making pesach


8. Hire help

If you can afford it, hire help! It is a lifesaver and the relief is worth its weight in gold.


9. Don’t spring clean

I repeat, do not spring clean! It is not necessary, and it can wait for after Pesach. It just adds to an already overwhelming amount of things to do. If you know there is no chametz in the attic, or that the encyclopedias (does anyone still have those?) haven’t been touched in a year, then don’t waste your time cleaning those areas.


10. Plan storage space in advance

In order to keep yourself in check when buying, and in order to keep Motzei Yom Tov less stressful too, plan your storage space before Pesach. Where will you be keeping things from year to year if you don’t have a dedicated Pesach kitchen? I like to use large storage bins. My parents like to use a storage closet that they can move in and out of the kitchen as needed. If you don’t have enough cabinet space to clear over Yom Tov itself, consider storage drawers to keep what you need on hand nearby. Find what works for you.



Must-Haves for Making Pesach

This list is a good place to start with to figure out what you’ll definitely need when making Pesach for the first time. You may choose to get more than one of certain items, like spatulas or peelers. If you’re looking for things to stock up on throughout the year, but that you don’t necessarily need the first time, scroll down to the list of non-essentials.


  • dishes. Many people opt to use disposable dishes over Pesach for both convenience and lack of storage space. However, it can also be more cost effective to buy a cheap set of real dishes to use from year to year. I use plastic, but I have real silverware and glasses (for both drinking and wine).


  • hand grater (I put a food processor on the non-essentials list, but that’s because I don’t use mine often during the year and I don’t make tons of potato kugel. However, if you are heavily dependent on yours, this can definitely be an essential item for you.)



  • Kos shel Eliyahu – try making one yourself for a little “me time” in all the Pesach rush!


  • knives– this is one item where you don’t want to skimp on quality. Good quality knives will not only last longer, but they are safer to use.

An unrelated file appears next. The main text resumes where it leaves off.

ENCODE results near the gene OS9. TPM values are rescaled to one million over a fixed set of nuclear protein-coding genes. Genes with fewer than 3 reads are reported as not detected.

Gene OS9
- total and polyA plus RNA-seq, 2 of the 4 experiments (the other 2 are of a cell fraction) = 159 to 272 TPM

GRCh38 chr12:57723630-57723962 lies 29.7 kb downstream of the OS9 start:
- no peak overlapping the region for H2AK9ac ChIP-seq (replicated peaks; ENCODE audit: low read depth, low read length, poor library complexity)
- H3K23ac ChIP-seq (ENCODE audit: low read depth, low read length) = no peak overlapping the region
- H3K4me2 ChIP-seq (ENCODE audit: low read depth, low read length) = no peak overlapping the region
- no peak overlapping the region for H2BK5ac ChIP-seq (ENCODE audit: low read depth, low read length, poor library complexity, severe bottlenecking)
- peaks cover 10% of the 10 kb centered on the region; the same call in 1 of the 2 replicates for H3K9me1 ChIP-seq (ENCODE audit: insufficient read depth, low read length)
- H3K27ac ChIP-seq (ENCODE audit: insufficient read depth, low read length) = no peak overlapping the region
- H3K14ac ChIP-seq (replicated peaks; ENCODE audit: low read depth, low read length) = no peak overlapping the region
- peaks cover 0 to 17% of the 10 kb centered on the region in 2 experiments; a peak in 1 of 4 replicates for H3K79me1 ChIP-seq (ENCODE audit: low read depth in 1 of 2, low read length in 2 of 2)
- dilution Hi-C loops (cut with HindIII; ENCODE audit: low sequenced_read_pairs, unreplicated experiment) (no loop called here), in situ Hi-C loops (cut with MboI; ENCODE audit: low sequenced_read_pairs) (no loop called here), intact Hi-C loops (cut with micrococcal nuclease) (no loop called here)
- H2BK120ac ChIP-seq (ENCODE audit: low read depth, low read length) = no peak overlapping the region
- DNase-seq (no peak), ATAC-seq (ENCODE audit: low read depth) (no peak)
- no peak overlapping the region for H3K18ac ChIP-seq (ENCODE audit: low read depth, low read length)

making Pesach



  • peeler– if you’ll have help in the kitchen, get a few of these!


  • meat and dairy labels; trust me, you think you’ll remember from year to year which pot is meat and which is parve, but I can guarantee you won’t


  • If your counters cannot be kashered, you’ll also need some form of counter covers; be it contact paper, or something else. I find it best to find these in your local stores.



  • disposable aluminum foil pans; your best bet is to buy these by the case in your local supermarket



  • baking sheets– these are great for roasting as well. You can use disposable cookie sheets as well, but your food will not cook evenly.



  • cutlery- disposable or real












  • corkscrew; from experience I can tell you that you don’t want to find yourself without a corkscrew on Seder night.






making Pesach


making Pesach


Good-to-Have Items for Making Pesach

The items on this list are great for stocking up throughout the year. They’re not a must for making your first Pesach, so you can buy slowly over time, look for good deals and save some money.


  • cookbooks- I debated putting this on the essentials list, but you can find a lot of great recipes on the internet and in Facebook cooking groups without spending the money on a cookbook. However, if you find you’re the type that wants guidance with unfamiliar recipes, definitely invest in one of these. My favorites are Perfect for Pesach (I use it year round) and Spice and Spirit Passover (particularly helpful if you have a lot of strict chumros.)





  • Instant Pot – this is particularly helpful if you want to get a head-start on cooking early or streamline your cooking process. If you’re new to the Instant Pot, here’s a great chicken soup recipe to get you started.


making Pesach






  • real dishes if you chose to go with plastic for the first year or two









Have you ever made Pesach on your own before? Do you have any tips to add for those making Pesach for the first time? Let us know in the comments!


One Response

  • Hi Rochel, I really enjoyed your pesach article! Informative and well-written! Keep up the good work!
    Love, your cousin-Miriam (Gottdiener) Waxman